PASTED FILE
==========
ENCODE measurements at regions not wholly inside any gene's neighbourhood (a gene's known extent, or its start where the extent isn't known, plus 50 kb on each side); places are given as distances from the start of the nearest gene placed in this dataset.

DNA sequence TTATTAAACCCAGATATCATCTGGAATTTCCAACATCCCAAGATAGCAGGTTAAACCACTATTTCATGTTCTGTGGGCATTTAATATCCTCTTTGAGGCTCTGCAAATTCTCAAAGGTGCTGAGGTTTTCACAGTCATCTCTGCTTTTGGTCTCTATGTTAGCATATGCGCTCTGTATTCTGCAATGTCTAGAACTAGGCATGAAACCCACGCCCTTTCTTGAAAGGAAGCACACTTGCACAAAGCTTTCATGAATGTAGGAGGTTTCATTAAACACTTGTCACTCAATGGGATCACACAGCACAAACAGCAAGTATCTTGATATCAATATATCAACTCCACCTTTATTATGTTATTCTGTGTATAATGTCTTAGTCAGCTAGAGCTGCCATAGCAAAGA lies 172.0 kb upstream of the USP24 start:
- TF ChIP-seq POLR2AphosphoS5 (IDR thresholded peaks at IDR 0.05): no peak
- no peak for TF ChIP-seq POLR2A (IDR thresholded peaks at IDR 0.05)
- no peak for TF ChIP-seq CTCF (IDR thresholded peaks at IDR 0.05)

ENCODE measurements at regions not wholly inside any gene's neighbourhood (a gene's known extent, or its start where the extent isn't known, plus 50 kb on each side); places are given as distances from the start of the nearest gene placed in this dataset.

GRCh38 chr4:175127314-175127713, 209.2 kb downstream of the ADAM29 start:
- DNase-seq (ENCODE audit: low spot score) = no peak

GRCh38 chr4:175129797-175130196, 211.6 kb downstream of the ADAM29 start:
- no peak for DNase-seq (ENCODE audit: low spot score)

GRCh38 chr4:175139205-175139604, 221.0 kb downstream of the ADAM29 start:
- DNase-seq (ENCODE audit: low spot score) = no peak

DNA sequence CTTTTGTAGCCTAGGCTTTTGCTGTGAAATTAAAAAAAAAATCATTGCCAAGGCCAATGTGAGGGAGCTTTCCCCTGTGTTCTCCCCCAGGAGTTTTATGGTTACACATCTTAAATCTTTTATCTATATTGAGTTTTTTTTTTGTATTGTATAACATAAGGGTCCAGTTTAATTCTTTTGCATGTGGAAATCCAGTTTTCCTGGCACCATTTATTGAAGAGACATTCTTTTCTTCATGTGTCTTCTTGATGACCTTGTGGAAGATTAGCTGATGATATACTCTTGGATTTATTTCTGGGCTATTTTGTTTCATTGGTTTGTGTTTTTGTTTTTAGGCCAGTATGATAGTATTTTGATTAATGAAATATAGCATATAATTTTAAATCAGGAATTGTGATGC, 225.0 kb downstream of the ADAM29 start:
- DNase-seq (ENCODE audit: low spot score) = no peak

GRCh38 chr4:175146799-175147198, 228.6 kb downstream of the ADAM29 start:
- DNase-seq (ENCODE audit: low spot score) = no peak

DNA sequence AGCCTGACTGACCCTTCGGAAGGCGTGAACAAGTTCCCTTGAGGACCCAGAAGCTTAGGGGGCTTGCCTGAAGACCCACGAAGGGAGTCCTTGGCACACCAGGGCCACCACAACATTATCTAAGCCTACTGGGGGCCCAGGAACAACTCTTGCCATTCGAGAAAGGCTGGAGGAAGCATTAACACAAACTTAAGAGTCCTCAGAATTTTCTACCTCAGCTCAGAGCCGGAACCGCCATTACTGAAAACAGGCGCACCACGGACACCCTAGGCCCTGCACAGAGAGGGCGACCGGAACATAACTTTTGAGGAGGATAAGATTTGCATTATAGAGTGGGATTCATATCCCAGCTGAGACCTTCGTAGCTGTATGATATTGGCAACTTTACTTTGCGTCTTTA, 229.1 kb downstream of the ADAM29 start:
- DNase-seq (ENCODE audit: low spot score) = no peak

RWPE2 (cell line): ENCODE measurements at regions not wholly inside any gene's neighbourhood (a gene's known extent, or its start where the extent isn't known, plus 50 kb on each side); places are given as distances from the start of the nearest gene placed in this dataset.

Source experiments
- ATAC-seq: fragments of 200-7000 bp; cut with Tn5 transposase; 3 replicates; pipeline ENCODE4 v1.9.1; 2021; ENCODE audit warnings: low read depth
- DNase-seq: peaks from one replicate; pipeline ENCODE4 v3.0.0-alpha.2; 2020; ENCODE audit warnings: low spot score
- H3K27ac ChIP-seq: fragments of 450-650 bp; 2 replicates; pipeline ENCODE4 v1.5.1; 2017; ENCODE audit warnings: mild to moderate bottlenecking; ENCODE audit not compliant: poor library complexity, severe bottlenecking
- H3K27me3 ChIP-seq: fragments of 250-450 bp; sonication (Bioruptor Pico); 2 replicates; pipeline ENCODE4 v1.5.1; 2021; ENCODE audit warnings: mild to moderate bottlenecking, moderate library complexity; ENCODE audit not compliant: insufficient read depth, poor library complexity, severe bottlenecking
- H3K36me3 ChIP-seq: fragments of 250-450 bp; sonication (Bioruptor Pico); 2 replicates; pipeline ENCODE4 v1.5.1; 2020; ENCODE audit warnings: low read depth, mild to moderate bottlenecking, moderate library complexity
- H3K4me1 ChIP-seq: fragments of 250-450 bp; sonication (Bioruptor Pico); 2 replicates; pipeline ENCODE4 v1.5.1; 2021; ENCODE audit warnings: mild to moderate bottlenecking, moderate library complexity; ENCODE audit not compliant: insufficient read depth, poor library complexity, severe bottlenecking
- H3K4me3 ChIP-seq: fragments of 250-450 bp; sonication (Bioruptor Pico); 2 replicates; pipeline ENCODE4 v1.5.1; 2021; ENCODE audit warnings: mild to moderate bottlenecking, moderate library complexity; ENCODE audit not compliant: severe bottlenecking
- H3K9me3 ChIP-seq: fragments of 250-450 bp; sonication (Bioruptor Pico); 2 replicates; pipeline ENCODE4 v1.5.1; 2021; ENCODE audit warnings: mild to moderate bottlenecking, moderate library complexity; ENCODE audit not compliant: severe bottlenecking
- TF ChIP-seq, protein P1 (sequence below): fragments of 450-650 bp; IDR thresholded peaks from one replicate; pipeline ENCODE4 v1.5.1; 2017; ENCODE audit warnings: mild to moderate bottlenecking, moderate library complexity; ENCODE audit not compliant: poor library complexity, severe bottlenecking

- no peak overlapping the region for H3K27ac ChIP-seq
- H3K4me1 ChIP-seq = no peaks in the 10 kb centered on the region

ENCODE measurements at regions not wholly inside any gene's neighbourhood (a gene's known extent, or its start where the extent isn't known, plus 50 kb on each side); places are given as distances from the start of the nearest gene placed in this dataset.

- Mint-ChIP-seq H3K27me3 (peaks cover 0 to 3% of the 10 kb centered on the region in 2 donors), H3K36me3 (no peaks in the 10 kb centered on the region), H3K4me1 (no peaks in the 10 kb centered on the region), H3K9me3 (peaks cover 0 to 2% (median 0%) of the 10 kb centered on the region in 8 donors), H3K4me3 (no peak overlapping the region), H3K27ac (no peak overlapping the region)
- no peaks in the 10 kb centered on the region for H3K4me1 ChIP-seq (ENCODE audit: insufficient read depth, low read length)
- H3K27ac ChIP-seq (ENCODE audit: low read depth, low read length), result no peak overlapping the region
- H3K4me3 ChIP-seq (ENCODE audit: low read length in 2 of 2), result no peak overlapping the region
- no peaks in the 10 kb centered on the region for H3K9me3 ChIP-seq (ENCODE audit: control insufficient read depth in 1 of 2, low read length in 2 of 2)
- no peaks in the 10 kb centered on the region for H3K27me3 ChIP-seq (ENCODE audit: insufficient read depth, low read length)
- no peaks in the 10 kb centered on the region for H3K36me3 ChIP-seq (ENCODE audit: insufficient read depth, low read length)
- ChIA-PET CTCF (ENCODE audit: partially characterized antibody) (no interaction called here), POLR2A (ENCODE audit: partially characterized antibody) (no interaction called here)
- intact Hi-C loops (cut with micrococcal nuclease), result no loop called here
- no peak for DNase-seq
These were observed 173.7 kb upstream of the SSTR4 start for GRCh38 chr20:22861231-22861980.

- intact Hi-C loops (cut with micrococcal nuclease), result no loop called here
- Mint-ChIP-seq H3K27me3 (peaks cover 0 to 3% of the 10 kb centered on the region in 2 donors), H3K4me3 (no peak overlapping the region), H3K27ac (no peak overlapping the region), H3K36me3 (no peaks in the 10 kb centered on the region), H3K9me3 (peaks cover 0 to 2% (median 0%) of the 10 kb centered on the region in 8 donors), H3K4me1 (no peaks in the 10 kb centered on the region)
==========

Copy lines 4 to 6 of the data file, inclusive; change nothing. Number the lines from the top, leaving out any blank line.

- no peak for TF ChIP-seq POLR2A (IDR thresholded peaks at IDR 0.05)
- no peak for TF ChIP-seq CTCF (IDR thresholded peaks at IDR 0.05)

ENCODE measurements at regions not wholly inside any gene's neighbourhood (a gene's known extent, or its start where the extent isn't known, plus 50 kb on each side); places are given as distances from the start of the nearest gene placed in this dataset.